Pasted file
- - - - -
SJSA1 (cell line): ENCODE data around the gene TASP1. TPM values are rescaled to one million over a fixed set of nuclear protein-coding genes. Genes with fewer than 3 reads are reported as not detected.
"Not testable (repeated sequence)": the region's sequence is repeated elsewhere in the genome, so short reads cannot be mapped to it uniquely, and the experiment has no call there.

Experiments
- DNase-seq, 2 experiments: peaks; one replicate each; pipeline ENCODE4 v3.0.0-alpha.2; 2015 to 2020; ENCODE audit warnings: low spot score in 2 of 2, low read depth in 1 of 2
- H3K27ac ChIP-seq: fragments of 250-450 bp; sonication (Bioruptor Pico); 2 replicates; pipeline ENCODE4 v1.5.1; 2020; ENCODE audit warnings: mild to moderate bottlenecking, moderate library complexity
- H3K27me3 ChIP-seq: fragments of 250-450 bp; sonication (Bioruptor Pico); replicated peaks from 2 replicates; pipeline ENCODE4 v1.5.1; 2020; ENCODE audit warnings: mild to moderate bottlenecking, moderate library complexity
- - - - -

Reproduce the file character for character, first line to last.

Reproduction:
SJSA1 (cell line): ENCODE data around the gene TASP1. TPM values are rescaled to one million over a fixed set of nuclear protein-coding genes. Genes with fewer than 3 reads are reported as not detected.
"Not testable (repeated sequence)": the region's sequence is repeated elsewhere in the genome, so short reads cannot be mapped to it uniquely, and the experiment has no call there.

Experiments
- DNase-seq, 2 experiments: peaks; one replicate each; pipeline ENCODE4 v3.0.0-alpha.2; 2015 to 2020; ENCODE audit warnings: low spot score in 2 of 2, low read depth in 1 of 2
- H3K27ac ChIP-seq: fragments of 250-450 bp; sonication (Bioruptor Pico); 2 replicates; pipeline ENCODE4 v1.5.1; 2020; ENCODE audit warnings: mild to moderate bottlenecking, moderate library complexity
- H3K27me3 ChIP-seq: fragments of 250-450 bp; sonication (Bioruptor Pico); replicated peaks from 2 replicates; pipeline ENCODE4 v1.5.1; 2020; ENCODE audit warnings: mild to moderate bottlenecking, moderate library complexity